Dendritic cells (DCs) form a network comprising different populations that initiate and differentially regulate immune responses. Langerhans cells (LCs) represent a unique population of DCs colonizing epithelium, and we present here observations suggesting that macrophage inflammatory protein (MIP)-3α plays a central role in LC precursor recruitment into the epithelium during inflammation. (a) Among DC populations, MIP-3α was the most potent chemokine inducing the selective migration of in vitro–generated CD34+ hematopoietic progenitor cell–derived LC precursors and skin LCs in accordance with the restricted MIP-3α receptor (CC chemokine receptor 6) expression to these cells. (b) MIP-3α was mainly produced by epithelial cells, and the migration of LC precursors induced by the supernatant of activated skin keratinocytes was completely blocked with an antibody against MIP-3α. (c) In vivo, MIP-3α was selectively produced at sites of inflammation as illustrated in tonsils and lesional psoriatic skin where MIP-3α upregulation appeared associated with an increase in LC turnover. (d) Finally, the secretion of MIP-3α was strongly upregulated by cells of epithelial origin after inflammatory stimuli (interleukin 1β plus tumor necrosis factor α) or T cell signals. Results of this study suggest a major role of MIP-3α in epithelial colonization by LCs under inflammatory conditions and immune disorders, and might open new ways to control epithelial immunity.
Dendritic cells (DCs) are bone marrow–derived professional APCs with a unique ability to induce primary immune responses. They represent a trace population of cells found in virtually every tissue and biological fluid (for reviews, see references 1,2,3,4,5). DCs exist at different maturation stages interconnected by defined pathways of circulation 1. In the periphery, immature DCs such as Langerhans cells (LCs) capture antigens 6 and, under the influence of inflammatory stimuli, subsequently migrate via the lymphatic system or blood vessels. They reach secondary lymphoid organs and home to the T cell–rich areas, where they present processed antigen to naive T cells and generate antigen-specific primary T cell responses.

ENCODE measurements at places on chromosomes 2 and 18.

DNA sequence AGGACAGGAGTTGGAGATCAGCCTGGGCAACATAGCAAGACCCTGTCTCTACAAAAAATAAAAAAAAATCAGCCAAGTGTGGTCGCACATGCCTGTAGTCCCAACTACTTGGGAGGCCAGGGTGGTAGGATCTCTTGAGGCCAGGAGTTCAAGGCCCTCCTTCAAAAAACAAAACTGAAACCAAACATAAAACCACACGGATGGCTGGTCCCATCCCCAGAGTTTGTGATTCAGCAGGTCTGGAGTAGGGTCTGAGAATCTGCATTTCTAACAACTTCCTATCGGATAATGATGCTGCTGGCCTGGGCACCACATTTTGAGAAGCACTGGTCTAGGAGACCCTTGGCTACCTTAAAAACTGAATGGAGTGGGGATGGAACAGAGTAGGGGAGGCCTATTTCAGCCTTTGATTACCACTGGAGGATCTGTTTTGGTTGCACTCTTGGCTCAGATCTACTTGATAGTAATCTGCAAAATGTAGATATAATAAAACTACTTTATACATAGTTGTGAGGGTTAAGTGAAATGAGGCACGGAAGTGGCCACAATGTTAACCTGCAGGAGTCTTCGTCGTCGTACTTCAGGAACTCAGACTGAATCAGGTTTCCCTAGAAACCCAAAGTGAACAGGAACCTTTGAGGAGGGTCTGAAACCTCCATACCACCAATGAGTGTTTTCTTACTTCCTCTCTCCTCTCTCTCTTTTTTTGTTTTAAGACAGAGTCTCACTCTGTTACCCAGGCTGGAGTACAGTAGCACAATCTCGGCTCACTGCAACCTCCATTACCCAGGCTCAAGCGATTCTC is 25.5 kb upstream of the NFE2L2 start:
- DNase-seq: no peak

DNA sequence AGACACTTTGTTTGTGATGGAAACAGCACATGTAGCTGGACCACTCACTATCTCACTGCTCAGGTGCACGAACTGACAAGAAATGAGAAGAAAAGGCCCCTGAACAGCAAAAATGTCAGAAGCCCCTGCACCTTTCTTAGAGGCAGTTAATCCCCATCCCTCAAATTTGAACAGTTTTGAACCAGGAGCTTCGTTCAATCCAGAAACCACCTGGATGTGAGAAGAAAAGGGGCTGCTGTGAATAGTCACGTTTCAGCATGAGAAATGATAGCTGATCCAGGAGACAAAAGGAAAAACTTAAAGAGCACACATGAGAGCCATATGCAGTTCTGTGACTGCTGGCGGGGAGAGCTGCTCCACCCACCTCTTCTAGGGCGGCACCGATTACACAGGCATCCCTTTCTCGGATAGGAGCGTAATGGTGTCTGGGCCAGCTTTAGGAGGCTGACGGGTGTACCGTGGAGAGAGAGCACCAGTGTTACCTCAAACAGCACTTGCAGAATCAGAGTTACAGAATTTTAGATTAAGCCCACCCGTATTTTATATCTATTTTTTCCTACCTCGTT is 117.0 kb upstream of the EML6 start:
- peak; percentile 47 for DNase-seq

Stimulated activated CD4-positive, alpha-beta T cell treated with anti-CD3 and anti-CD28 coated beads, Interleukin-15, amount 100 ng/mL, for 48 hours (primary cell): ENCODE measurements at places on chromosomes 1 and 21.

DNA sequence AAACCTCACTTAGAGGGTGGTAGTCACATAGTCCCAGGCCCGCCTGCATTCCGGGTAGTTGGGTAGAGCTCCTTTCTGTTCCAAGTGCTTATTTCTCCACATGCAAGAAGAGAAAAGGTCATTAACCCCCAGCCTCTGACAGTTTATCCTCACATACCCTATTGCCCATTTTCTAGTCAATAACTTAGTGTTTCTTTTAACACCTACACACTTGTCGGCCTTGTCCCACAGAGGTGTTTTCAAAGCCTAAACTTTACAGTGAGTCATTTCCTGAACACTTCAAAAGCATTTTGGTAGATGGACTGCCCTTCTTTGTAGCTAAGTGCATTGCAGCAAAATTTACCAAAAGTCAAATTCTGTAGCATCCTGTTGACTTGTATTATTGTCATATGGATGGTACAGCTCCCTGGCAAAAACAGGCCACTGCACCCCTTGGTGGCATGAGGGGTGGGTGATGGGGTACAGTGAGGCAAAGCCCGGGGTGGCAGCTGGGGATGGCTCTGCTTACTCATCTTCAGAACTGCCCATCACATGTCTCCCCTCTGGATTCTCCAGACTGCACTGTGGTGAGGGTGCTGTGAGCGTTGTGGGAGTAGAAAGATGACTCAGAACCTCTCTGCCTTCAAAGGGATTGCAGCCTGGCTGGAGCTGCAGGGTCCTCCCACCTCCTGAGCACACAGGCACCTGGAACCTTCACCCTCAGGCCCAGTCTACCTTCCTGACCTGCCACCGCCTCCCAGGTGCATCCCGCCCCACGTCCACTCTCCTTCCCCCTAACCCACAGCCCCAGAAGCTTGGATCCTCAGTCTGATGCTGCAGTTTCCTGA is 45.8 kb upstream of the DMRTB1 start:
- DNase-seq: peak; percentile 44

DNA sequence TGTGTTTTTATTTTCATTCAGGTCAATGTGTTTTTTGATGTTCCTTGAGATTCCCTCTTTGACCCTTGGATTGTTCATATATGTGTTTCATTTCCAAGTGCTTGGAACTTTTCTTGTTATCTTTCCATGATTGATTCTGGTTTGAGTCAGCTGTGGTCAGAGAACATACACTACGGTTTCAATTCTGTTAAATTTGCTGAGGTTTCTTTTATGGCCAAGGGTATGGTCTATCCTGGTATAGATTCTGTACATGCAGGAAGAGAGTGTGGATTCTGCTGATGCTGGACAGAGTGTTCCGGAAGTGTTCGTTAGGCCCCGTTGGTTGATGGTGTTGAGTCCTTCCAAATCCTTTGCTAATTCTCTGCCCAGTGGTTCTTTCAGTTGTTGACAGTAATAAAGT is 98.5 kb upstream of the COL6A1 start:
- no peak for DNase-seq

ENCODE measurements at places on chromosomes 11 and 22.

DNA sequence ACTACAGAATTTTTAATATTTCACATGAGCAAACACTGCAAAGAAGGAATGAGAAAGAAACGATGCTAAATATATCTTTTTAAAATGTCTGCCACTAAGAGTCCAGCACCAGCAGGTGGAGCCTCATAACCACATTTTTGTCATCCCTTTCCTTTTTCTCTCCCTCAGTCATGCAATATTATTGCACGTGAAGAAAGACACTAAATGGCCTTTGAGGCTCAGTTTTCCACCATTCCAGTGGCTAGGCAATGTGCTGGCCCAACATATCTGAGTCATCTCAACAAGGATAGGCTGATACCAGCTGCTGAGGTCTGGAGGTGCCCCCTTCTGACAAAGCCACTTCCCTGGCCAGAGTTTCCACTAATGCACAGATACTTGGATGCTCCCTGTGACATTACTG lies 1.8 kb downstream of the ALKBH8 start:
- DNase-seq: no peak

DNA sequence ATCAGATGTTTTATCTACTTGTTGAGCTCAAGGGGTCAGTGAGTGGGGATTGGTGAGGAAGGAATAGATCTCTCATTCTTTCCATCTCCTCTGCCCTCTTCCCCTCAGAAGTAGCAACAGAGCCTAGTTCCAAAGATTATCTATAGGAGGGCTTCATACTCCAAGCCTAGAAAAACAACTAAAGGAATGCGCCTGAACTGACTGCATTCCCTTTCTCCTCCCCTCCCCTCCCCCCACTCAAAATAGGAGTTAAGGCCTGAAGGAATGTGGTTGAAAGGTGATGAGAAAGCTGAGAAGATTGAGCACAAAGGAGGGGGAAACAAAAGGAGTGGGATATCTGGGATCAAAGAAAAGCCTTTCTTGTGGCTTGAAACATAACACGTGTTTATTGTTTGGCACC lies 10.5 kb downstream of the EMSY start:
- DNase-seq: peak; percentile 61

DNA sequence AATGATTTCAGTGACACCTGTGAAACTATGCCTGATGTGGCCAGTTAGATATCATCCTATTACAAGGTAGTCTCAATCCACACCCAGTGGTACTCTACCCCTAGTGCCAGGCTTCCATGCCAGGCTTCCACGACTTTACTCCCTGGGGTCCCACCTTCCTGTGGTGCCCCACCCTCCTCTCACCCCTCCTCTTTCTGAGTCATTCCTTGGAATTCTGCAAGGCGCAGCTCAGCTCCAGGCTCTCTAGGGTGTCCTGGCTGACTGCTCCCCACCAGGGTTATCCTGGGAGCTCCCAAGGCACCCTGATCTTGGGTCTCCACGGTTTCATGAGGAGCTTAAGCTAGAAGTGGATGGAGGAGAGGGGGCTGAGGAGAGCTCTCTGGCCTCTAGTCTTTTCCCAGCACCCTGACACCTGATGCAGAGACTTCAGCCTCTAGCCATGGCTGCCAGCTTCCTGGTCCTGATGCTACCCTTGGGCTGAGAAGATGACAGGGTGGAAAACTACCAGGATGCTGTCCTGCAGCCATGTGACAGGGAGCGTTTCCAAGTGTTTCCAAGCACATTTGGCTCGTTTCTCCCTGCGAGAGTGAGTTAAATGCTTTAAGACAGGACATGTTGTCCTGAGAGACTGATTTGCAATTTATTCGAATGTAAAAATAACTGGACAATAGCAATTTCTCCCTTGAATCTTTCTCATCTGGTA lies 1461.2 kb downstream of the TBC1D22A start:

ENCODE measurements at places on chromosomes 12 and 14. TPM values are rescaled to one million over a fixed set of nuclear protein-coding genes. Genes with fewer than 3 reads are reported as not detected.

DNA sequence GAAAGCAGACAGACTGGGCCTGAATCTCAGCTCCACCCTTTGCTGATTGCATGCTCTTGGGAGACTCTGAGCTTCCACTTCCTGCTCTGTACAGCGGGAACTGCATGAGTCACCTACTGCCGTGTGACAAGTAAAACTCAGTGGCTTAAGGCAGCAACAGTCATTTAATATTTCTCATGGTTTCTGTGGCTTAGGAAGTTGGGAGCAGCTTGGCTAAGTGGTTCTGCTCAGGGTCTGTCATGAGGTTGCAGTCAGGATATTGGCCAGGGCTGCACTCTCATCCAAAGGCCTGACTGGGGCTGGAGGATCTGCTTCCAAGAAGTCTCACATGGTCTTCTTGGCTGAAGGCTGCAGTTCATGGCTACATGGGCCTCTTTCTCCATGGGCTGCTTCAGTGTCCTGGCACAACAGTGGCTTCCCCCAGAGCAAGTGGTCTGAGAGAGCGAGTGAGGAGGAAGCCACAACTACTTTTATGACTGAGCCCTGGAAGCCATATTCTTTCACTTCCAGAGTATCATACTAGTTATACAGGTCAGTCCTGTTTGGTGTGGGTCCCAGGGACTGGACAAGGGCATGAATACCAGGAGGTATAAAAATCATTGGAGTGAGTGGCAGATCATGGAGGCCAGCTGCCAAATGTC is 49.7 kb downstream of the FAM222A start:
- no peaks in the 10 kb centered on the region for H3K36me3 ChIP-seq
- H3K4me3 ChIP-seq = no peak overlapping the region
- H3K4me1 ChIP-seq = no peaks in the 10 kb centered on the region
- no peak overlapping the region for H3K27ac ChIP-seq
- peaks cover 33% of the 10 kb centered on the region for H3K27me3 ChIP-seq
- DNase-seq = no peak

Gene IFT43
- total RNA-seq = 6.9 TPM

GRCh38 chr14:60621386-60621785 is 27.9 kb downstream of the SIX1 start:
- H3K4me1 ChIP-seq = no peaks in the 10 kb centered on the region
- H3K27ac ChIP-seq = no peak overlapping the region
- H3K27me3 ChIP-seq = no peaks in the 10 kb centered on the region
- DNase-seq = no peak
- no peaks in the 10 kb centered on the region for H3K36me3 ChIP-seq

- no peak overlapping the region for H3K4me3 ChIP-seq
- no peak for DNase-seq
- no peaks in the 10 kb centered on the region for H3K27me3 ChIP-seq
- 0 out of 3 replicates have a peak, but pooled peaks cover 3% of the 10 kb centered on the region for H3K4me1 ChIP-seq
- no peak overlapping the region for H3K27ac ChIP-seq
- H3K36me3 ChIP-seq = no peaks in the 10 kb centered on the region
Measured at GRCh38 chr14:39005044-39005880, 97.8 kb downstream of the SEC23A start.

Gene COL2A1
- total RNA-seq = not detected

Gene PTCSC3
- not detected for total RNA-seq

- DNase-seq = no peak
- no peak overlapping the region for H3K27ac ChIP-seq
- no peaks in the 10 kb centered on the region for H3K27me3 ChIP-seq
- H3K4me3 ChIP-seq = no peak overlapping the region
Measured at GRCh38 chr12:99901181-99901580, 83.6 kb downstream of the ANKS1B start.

Recently, several studies, including ours, have demonstrated that the traffic of DCs from the site of antigen capture to the draining lymphoid organs involves selective chemokines active on maturing DCs through CC chemokine receptor (CCR)7 7,8,9,10. 6Ckine (secondary lymphoid tissue chemokine [SLC], Exodus-2) expressed by lymphatic vessels may direct into the lymph stream antigen-loaded maturing DCs leaving the site of infection 11,12,13,14. Mature DCs entering the draining lymph nodes might then be driven into the paracortical area, in response to the production of MIP-3β (EBV-induced molecule 1 ligand chemokine [ELC], Exodus-3) and/or 6Ckine by cells spread over the T cell zone 7,15,. This role of MIP-3β and 6Ckine is supported by the specific alterations in T cell and DC homing into lymph nodes observed in natural mutant mice deficient for 6Ckine 16,17,18 and in CCR7 genetically deficient mice 19.
In addition to the heterogeneity related to their stage of maturation, DC populations differ in their origin and/or function. In particular, human DC subsets have been reported to exert different functions, with regard to the regulation of B cell proliferation 20,21 and the differentiation of T cell responses towards type I or type II 22. Recently, human circulating blood CD11c− DC precursors 23,24 have been shown to correspond to natural IFN-α–producing cells (NIPCs), suggesting a role of this population during viral infection 25. Finally, LCs represent a population of DCs only found in epithelia, and whose specific function is not yet fully elucidated. Several studies have shown that LCs are regulated independently from other DC populations. In particular, TGF-β has been identified as an essential factor for the development of LCs both in vitro and in vivo 26,27,28,29,30.
The selective recruitment of a specific DC population at the site of infection will likely determine the type of immune response initiated. Indeed, after pathogen invasion, DCs are recruited at the site of inflammation as illustrated in rat, where intratracheal antigen instillation induces accumulation of DCs in the airway epithelium 31,32. Although several chemokines (monocyte chemotactic protein [MCP]-3, MCP-4, MIP-1α, MIP-1β, MIP-3α, regulated upon activation, normal T cell expressed and secreted protein [RANTES], stromal cell–derived factor [SDF]-1, thymus-expressed chemokine [TECK], and macrophage-derived chemokine [MDC]) have been reported to attract immature DCs in vitro 7,9,33,34,35,36, their relative contribution in normal and pathological conditions remains to be understood. In this study, we have investigated the response of LC precursors to chemokines. We show that among all DC-attracting chemokines, MIP-3α is the main chemokine expressed by the epithelium that attracts LC precursors. This specificity may open avenues for the understanding and eventually for the control of the specific function of epithelial LCs.